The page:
The recipe for corporate longevity: From the perspective of “managing innovation (I)”
Merck KGaA has 350 years journey and in honour several papers have appeared in Angew. Chem. Int. Ed.].
G. Griesar (of Merck) et al have given a fascinating account of Innovation Management which has been testified by the longevity of Merck. “I” undoubtedly plays a major role in corporate survival. However, all “I” by its nature is messy. To reduce entropy these authors have adopted keywords: A – such as ambidexterity, architecture, and ant colonies; B – such as (mental) boxes and biodiversity; C – Curiosity (which plays a major role); D – Darwin, DNA and discontinuity; E – Earthquakes and evolution. These authors have quoted C. Darwin “It is not the strongest of the species nor the most intelligent that survives. It is the one that is the most adaptable to change”. “Those companies who are capable of anticipating, accepting, and implementing regular change are the ones that survive”. There is a reference to Nokia, which became a leader in mobile telephones, had origins as a diverse timber products conglomerate with interests as wide as rubber boots and toilet paper! “I” is comparable to a journey; no man is an island. “I” requires a little more than just a light-bulb moment as an idea flashes above someone’s head. “Seek and ye shall find” – the biblical exhortation. “Technology push” and “need pull” are crucial for “I”.
“I” may involve false starts, recycling between stages, dead ends, jumps out of sequence, and countless others. “I” is a process and not a single event and needs to be managed. A spectrum of increasing novelty may be a part of “I”. Exploration is yet another step with big leaps into new knowledge territory. There is a reference to the upcoming “Big Bang” in the automobile industry.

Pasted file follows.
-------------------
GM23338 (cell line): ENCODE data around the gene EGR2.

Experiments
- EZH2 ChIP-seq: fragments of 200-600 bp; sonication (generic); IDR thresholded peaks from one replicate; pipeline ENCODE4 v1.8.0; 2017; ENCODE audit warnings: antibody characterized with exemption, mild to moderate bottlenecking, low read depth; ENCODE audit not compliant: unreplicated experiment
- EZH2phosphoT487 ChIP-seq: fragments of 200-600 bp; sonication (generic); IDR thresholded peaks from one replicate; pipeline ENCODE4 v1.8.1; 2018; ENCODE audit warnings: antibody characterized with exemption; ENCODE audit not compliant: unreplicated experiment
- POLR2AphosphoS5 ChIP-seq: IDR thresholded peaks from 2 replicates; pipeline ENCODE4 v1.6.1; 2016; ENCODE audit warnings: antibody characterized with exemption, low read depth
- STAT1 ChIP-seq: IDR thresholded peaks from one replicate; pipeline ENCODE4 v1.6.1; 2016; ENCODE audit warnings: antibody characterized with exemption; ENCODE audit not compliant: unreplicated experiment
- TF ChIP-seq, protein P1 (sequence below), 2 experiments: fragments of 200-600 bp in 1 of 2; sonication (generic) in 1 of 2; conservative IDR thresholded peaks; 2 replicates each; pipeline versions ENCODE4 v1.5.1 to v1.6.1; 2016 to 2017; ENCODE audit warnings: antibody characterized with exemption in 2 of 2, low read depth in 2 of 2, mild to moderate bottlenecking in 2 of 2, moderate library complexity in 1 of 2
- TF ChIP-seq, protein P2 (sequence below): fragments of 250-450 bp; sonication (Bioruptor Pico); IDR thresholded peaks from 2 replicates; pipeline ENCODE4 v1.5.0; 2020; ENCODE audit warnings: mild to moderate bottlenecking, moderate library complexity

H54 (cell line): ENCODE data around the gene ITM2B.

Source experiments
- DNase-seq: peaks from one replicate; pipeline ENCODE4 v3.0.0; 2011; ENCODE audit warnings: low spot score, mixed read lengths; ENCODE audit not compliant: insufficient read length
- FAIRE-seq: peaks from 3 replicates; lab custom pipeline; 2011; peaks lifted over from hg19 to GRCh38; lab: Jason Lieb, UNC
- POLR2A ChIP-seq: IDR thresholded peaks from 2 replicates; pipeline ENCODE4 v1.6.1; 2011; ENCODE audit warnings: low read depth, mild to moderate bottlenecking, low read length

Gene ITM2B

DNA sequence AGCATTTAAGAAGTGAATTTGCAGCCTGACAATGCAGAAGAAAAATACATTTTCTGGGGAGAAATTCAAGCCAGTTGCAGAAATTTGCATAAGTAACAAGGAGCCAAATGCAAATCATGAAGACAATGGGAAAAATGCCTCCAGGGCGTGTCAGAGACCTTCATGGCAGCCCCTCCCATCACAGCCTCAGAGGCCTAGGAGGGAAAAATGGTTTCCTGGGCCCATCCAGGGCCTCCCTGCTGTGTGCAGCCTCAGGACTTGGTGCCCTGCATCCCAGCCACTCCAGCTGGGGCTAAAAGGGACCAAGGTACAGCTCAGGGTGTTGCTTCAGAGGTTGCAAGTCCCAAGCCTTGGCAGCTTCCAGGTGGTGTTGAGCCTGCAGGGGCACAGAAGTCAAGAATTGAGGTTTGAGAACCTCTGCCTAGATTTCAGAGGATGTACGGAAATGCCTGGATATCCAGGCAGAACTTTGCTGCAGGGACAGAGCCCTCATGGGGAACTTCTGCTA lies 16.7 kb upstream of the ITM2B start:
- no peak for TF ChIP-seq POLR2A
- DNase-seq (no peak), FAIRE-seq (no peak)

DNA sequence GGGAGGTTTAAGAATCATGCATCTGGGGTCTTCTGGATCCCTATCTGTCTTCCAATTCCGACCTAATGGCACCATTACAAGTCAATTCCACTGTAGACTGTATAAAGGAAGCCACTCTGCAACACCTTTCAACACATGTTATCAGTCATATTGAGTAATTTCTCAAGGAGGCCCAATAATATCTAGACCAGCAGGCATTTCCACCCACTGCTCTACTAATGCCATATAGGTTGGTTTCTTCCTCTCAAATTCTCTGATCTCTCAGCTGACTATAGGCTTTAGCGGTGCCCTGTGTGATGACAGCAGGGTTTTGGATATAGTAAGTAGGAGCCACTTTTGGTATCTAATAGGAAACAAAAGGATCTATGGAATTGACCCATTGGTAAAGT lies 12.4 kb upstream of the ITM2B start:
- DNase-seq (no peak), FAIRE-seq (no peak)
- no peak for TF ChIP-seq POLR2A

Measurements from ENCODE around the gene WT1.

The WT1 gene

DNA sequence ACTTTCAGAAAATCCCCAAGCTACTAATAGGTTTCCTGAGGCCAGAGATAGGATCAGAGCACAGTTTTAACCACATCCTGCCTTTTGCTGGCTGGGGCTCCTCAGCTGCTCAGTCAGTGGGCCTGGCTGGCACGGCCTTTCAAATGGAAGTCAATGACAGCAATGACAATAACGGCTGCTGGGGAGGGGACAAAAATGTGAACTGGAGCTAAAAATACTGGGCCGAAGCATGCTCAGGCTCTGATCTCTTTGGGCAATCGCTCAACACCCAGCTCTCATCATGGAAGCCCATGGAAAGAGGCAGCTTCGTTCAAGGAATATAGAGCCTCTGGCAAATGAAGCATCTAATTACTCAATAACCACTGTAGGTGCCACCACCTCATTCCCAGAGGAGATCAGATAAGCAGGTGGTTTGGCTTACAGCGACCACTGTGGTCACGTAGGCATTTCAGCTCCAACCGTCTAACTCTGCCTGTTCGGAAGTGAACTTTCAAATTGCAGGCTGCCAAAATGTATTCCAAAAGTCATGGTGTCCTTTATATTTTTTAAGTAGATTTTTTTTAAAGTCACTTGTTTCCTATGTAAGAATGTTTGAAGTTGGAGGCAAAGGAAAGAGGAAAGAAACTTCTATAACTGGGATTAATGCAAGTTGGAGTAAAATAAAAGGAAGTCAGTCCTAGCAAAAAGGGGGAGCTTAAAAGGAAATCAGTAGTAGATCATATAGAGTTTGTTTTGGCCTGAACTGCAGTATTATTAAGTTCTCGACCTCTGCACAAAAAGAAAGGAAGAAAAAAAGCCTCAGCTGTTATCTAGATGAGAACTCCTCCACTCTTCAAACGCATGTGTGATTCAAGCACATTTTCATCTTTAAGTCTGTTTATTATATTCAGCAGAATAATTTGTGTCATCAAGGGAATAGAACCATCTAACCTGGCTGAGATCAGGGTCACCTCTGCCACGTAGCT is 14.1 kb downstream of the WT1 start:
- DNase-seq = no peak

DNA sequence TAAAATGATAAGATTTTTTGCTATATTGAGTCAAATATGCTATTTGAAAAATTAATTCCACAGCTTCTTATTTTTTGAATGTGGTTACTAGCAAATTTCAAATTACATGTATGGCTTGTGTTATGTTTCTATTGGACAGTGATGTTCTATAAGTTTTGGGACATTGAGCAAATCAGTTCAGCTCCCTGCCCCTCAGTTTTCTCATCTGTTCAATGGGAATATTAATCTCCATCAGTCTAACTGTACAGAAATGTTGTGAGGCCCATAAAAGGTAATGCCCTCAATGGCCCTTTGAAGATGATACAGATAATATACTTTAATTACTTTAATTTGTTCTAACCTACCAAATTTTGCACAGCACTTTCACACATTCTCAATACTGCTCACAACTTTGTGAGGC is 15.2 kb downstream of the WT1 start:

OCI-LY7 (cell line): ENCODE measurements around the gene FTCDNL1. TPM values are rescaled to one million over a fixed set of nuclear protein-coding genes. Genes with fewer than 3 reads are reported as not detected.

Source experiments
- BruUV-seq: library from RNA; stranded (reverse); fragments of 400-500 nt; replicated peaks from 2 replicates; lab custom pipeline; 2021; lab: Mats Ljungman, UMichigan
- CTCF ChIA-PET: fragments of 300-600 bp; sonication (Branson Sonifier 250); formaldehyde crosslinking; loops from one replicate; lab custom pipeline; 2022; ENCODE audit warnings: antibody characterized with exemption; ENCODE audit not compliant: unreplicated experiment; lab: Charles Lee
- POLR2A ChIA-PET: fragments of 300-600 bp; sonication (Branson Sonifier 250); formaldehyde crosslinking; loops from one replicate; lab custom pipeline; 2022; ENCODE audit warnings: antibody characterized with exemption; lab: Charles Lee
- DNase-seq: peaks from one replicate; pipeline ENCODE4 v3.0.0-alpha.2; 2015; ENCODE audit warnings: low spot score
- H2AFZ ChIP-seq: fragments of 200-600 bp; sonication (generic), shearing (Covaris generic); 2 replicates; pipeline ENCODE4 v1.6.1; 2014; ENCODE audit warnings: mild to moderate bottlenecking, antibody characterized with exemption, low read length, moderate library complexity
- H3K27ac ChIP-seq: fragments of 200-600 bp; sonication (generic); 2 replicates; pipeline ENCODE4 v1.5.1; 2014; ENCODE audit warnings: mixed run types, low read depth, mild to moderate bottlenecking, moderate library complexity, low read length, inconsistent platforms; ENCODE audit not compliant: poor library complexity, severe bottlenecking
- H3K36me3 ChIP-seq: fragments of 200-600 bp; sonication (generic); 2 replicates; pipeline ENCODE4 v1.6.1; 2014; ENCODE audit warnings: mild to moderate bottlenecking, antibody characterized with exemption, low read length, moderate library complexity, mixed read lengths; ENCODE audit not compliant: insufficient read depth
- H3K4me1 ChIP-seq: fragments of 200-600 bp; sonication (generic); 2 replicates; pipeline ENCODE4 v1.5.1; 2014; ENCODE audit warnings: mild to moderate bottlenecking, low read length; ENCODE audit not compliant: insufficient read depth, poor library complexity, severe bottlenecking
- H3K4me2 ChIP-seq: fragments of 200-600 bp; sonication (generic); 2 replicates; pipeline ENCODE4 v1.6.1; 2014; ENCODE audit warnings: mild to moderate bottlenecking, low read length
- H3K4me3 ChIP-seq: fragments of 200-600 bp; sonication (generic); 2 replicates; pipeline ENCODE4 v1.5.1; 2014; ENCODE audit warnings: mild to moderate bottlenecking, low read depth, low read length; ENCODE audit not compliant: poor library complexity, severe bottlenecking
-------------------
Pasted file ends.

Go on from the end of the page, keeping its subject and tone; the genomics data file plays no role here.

The authors refer to large organizations composed of human beings often appear to be inflexible and incapable of adaptation. There is a need for innovative organizations to eliminate stifling bureaucracy, unhelpful structures, brick walls that block communication and other factors that stop good ideas to be pursued. We must recognize that only people with passion and great insight follow their ideas and create values.
“I” is about three fundamental themes: recognizing the opportunity; finding resources; and creating values.
“I” relies on new knowledge and curiosity has an important role. Capability is important and DNA should be transmitted to future generations. It is well known that behind nearly every established business there was once an entrepreneur.
There is a coverage on the recent studies on corporate longevity. We should ensure that “I” is an integral part of business strategy, a non-stop cycle of mining, testing, and executing. (There is reference to the work of Govindarajan and Srivastava). (Angew. Chem. Int. Ed., 2018, 57; DOI: 10.1002/ anie.201712514; article is of 15 pages).